I knew nothing about this fascinating country so set out to discover Albania in travel guides, reading blogs, Pinterest: to find there’s not an abundance of information. I hope these tips help others, as it is a really beautiful, unspoilt country.
3 THINGS YOU REALLY CANNOT MISS:
THE BLLOJK | or The Block, in Tirana is a newly established vibrant area of bars and restaurants. Former Communist dictator Enver Hoxha and government officials used to live here, and at that time the public could not enter. Also check out: derelict Pyramid of Tirana, designed by the daughter and son-in-law of Hoxha and local favourite Era for dinner.
VLORE TO SARANDE | this drive is spectacular, right along the beautiful Mediterranean coastline and, just near Dukat, the highlight of climbing through Llogara National Park before winding down a jaw-dropping mega road to Dhermi (if traveling North to South).
DRYMADES BEACH | for me this epitomises Albania: SO much beauty and a little rugged, with barely any development and just a tinge of tourism on the periphery. Enjoy it while it lasts! Also check out: Dhermi beach to the south.
3 THINGS WORTH A SNOOP:
TIRANA | we nearly missed the capital entirely, as I wasn’t keen to see a big city. However, Tirana is brilliant! My favourite thing is the coloured buildings credited to painter-turned-mayor Edi Rama. It’s an easy city to explore on foot with so much more green space than I had expected. Also check out: the hard-to-miss coffee culture, and great local lunch spots like Zagaro Korkare.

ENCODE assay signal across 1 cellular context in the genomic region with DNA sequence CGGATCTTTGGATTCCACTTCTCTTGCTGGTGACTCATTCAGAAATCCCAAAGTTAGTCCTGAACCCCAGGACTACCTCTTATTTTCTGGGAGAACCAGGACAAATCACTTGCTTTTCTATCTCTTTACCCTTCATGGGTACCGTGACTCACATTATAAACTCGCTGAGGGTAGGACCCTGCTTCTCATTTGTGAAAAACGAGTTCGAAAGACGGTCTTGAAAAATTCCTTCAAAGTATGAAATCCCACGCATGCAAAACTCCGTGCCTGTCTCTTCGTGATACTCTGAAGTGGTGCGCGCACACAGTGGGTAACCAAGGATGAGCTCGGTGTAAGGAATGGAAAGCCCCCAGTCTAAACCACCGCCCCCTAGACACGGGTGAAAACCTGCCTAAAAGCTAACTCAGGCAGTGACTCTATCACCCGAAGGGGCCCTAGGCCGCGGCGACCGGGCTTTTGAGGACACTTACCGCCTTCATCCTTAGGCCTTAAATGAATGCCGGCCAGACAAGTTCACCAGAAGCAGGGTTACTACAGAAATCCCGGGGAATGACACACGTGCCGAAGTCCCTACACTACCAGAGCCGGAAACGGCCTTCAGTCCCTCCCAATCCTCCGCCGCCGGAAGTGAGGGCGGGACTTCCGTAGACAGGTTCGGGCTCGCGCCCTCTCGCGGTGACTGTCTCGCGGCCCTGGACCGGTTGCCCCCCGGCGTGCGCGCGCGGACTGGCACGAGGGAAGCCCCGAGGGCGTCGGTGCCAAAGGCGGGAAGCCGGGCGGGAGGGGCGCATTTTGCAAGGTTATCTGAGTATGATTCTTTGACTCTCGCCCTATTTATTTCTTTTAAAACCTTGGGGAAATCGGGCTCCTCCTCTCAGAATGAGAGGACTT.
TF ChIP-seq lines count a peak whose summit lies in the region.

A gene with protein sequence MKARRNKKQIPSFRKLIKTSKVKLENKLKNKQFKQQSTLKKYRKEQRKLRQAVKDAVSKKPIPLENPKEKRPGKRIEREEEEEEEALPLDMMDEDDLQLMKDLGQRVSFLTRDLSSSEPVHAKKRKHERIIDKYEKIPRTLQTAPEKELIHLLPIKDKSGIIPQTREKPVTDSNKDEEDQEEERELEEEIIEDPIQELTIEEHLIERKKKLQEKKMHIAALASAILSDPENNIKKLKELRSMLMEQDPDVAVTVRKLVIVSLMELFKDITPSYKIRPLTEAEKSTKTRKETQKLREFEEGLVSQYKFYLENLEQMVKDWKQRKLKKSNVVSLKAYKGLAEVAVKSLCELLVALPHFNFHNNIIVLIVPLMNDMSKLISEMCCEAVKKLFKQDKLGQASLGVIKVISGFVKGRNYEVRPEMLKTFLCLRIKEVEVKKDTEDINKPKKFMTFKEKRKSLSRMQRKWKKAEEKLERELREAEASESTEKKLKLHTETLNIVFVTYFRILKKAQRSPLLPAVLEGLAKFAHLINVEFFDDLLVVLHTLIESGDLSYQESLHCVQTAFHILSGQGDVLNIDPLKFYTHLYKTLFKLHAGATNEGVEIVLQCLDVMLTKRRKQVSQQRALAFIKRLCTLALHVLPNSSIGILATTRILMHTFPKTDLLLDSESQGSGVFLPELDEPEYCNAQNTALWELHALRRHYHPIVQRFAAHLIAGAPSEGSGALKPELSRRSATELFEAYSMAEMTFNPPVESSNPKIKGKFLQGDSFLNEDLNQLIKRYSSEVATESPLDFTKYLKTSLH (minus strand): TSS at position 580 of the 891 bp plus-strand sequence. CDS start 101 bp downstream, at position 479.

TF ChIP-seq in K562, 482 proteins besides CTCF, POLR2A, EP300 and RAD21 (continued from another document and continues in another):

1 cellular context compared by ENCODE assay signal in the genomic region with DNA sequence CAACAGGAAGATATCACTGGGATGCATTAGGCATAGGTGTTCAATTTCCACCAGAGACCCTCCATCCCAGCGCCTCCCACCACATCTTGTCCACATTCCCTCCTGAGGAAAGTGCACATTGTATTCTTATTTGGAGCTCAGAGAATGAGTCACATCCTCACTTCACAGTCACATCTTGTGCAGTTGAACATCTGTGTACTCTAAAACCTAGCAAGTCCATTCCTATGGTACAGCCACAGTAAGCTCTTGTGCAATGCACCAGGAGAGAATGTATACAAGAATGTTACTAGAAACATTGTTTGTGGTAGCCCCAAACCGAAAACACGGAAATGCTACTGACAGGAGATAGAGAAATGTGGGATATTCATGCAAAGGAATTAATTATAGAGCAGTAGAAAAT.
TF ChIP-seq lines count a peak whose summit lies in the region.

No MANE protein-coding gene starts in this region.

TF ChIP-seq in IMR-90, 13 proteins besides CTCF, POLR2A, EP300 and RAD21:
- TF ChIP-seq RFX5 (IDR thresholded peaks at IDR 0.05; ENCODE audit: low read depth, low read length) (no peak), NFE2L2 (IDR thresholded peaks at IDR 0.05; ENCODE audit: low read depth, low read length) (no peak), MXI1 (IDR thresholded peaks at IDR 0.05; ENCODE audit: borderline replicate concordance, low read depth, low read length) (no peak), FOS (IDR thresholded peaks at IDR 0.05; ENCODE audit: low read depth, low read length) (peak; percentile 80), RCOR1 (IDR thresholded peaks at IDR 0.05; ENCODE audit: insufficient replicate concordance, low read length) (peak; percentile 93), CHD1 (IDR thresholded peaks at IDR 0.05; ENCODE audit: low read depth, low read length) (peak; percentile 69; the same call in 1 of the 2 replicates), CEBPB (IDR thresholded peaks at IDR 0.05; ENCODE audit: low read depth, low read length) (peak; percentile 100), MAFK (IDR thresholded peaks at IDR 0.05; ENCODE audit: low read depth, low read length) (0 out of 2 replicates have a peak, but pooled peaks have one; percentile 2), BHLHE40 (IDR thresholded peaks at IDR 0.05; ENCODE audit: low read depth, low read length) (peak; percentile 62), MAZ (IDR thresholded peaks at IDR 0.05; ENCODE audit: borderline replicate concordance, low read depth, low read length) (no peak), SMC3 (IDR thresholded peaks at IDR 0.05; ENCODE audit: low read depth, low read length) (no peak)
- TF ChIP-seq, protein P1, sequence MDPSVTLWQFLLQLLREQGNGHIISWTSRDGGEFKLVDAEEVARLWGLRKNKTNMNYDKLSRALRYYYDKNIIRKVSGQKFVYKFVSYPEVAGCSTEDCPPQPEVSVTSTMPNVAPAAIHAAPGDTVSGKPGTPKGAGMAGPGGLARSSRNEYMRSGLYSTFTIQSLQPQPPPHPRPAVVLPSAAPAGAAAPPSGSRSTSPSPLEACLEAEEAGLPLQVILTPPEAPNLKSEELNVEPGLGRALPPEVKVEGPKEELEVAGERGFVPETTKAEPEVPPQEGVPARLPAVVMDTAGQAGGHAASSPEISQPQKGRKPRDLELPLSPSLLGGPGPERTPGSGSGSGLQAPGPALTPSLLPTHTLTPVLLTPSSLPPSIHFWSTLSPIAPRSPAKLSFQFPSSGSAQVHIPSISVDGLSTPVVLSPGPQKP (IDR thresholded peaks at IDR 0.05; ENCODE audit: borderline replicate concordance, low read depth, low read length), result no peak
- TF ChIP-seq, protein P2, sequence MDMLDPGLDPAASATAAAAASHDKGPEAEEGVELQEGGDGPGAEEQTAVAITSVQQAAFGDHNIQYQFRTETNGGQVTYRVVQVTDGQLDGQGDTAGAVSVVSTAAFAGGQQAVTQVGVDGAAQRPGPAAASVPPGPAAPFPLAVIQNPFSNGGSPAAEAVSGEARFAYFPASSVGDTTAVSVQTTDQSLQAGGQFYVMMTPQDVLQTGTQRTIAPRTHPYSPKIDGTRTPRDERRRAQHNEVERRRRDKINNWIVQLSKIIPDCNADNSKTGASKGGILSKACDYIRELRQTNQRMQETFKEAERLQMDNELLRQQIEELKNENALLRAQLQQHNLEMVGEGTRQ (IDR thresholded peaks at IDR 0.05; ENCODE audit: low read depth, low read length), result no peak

SARANDE | this town was a necessity as the ferry leaves for Corfu, but I’m glad we chose to stay a night. The promenade boasts lovely views and cafes. Also check out: Hotel Royal Sarande was great; Mare Nostrum for dinner; Bar Restaurant Limani for drinks (there’s an outdoor movie screen, but it wasn’t showing in June).
BUNKERS | Hoxha and Albania have complex biographies – and the 700,000+ concrete bunkers he built are the prime example! Look out for them dotted across the countryside: they had little military value, and the cost of constructing them was a drain on Albania’s resources.
3 THINGS TO STEER CLEAR:
PUBLIC TRANSPORT | catching the bus is so difficult it’s actually comedy! There are few buses, no timetables, no obvious stops, and people can’t agree time of day, or day of week. This page is definitely helpful, but contains public not official information.
TRINITY BAR | in Tirana, I found this too wannabe-European, and much preferred the vibe of the Bllojk. It’s pricey and OK if you want to get a view, however equally good for some pics is the shopping centre across the water-fountain roundabout.
OUT OF SEASON | even late June the beach resorts were very quiet. Which is great for avoiding crowds, but it was so empty in some places that the restaurants shouldn’t have bothered to open. In contrast, come August all of Tirana descends on the beaches to party.
1 THING I WISH I’D DONE:
HIRE A CAR | we couldn’t find a company that would (cost efficiently) allow a car drop from Dubrovnik to Sarande, so next time I would plan a different circular route – there is so much to see, but you’d need to be saint to wait on the bus network.
AND KNOW THIS: Albania had 3 million people but only 3,000 cars at the end of the communist era in 1991, because private cars were illegal – read this brilliant blog for more interesting facts.